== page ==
Ian Edelman in Doha

Expat exploits in Qatar


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I had a slightly unsettling experience an hour ago. We’d been for our early Friday morning walk, and then enjoyed a large hotel breakfast. I then went out to the local supermarket for the weekly shop.

As I was putting the shopping bags into the boot, a youngish Asian man approached me and asked if I spoke English. He then showed my a piece of paper with three items listed with their prices, and underneath a total of 169QR. He explained that he needed money for medications for an injury he had on his forearm. He showed me a somewhat septic wound that had been professionally stitched, but now showed clear signs of infection. 169QR is, a significant sum for this man, as labourers salaries are as little as 700QR to 1,000QR a month.

I am not used to quite such a direct approach when asking for money. In the UK the standard line is ‘can you spare some change’, but it’s from someone sitting on a piece of cardboard on the pavement with a dog on a string, not from someone at eye level with a specific need.

I knew I didn’t have the required 169QR in my wallet as most of my cash had just been spent in Mega Mart. I pulled out two 10 Riyal notes and gave them to him. He said that God would bless me and turned and walked across the car park. I packed my groceries and began the 5 minute drive home.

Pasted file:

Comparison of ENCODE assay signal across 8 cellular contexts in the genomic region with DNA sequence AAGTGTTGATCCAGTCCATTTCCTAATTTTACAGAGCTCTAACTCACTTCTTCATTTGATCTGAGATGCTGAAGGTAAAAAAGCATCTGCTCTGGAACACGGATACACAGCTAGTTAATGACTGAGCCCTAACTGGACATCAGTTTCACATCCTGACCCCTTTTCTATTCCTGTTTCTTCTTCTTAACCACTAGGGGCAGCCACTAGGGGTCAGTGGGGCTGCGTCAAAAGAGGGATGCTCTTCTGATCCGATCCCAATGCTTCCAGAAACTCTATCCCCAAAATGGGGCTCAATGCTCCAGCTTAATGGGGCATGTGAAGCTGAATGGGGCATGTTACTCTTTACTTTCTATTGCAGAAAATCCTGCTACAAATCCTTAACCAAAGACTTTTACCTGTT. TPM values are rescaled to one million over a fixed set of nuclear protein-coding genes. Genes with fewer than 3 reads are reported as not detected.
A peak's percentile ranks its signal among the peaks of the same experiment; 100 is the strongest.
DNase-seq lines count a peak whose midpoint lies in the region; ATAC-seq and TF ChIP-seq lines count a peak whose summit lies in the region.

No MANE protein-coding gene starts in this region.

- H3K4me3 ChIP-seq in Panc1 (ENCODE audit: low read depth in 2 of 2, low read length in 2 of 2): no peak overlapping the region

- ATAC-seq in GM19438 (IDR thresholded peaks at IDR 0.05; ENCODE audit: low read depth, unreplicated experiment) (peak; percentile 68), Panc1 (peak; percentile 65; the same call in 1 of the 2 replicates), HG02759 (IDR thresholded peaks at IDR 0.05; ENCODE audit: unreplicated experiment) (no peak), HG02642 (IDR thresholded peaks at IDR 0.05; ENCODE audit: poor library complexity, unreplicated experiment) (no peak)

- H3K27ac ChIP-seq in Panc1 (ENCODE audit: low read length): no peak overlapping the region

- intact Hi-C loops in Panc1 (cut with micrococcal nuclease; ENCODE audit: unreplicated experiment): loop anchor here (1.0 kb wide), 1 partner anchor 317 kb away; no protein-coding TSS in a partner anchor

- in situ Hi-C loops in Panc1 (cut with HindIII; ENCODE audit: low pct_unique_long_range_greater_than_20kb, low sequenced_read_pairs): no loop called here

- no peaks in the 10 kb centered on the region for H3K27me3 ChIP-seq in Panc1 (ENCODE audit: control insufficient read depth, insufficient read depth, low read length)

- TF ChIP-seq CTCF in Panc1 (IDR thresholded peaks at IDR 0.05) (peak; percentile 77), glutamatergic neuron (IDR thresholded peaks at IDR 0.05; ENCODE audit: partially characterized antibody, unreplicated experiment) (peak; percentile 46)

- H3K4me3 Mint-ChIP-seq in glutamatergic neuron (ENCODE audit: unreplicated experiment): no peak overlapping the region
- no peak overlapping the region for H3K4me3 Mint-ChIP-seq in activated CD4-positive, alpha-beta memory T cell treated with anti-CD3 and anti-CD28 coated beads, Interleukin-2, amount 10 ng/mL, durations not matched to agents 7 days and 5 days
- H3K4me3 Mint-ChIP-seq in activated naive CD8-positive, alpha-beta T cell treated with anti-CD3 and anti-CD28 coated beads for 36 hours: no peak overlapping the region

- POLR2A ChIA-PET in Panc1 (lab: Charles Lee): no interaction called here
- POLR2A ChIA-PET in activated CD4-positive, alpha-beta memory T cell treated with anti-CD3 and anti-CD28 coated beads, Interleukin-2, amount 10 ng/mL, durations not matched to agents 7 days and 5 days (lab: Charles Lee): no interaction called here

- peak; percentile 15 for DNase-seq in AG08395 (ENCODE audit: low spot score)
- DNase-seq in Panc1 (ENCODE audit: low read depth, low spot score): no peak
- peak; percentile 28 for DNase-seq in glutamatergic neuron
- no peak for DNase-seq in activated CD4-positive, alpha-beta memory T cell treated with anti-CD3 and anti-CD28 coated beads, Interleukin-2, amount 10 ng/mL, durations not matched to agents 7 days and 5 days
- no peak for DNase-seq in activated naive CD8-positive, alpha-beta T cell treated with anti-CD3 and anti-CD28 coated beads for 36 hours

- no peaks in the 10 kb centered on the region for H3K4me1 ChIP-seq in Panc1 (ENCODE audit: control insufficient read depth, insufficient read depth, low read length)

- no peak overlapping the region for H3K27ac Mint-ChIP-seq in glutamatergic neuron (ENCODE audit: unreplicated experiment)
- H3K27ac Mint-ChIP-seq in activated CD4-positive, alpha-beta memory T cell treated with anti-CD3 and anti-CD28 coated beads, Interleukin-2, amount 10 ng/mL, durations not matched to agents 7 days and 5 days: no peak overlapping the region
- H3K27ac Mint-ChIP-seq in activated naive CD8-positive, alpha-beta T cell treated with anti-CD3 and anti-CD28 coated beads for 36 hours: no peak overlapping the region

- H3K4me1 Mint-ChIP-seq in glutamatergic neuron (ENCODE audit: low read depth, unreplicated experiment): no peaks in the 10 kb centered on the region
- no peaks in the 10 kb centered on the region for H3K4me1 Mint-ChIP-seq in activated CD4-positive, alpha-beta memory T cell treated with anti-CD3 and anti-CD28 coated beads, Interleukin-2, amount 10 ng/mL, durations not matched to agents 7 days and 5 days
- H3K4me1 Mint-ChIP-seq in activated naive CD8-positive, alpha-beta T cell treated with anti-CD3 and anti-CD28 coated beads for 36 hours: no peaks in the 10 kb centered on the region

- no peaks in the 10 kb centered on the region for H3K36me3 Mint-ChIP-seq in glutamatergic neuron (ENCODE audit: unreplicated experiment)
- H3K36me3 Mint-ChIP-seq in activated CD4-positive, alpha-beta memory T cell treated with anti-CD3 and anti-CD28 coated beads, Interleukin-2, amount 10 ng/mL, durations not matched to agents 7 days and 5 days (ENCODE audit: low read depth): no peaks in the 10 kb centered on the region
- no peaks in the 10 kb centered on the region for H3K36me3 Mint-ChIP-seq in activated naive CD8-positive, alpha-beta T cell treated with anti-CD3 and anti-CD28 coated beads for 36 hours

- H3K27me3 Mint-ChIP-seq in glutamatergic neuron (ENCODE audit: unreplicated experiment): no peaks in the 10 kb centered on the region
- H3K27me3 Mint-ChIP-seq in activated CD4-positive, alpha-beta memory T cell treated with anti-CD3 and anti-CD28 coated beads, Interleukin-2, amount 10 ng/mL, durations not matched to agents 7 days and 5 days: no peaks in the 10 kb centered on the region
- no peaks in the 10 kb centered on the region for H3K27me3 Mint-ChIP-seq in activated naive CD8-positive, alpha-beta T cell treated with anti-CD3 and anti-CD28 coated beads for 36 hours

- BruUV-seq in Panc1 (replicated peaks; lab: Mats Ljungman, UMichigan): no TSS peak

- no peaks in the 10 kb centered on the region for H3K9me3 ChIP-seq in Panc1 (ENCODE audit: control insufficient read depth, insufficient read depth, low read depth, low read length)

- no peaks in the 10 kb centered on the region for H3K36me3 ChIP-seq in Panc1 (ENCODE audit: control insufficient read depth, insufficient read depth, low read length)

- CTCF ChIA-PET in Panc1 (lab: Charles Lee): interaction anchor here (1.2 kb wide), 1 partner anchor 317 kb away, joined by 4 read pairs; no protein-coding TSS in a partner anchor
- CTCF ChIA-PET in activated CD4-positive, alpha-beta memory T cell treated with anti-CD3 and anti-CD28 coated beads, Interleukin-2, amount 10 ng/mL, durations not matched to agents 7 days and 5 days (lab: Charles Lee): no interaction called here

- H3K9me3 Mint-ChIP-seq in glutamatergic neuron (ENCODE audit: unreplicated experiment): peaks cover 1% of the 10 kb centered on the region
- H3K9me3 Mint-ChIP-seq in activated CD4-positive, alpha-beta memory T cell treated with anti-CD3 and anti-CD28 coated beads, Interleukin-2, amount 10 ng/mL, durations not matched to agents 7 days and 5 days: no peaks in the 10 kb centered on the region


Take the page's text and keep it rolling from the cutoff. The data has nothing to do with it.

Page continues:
I hadn’t gone that far when I was hit by a sense of guilt and a moral dilemma. Only that week I had donated $50 (a little more than the 169QR) to three of my work colleagues who had grown ridiculous moustaches for Movember. Our breakfast that morning had cost 120QR.

Giving to Movember was for prostate cancer research but I would have no idea how my small donation was going to be used. A similar amount could have directly helped this man. I realised I should not have considered giving money but taken him to the pharmacy and bought the medications. Of course it’s now too late to go back and try to find him. Maybe he managed to get the extra 149QR he needed.

Giving to charity is one of the five pillars of Islam. Muslims are encouraged to give in charity (Sadaqah) according to their means. While my stance is entirely secular, I know I will react differently if a similar situation ever happens.


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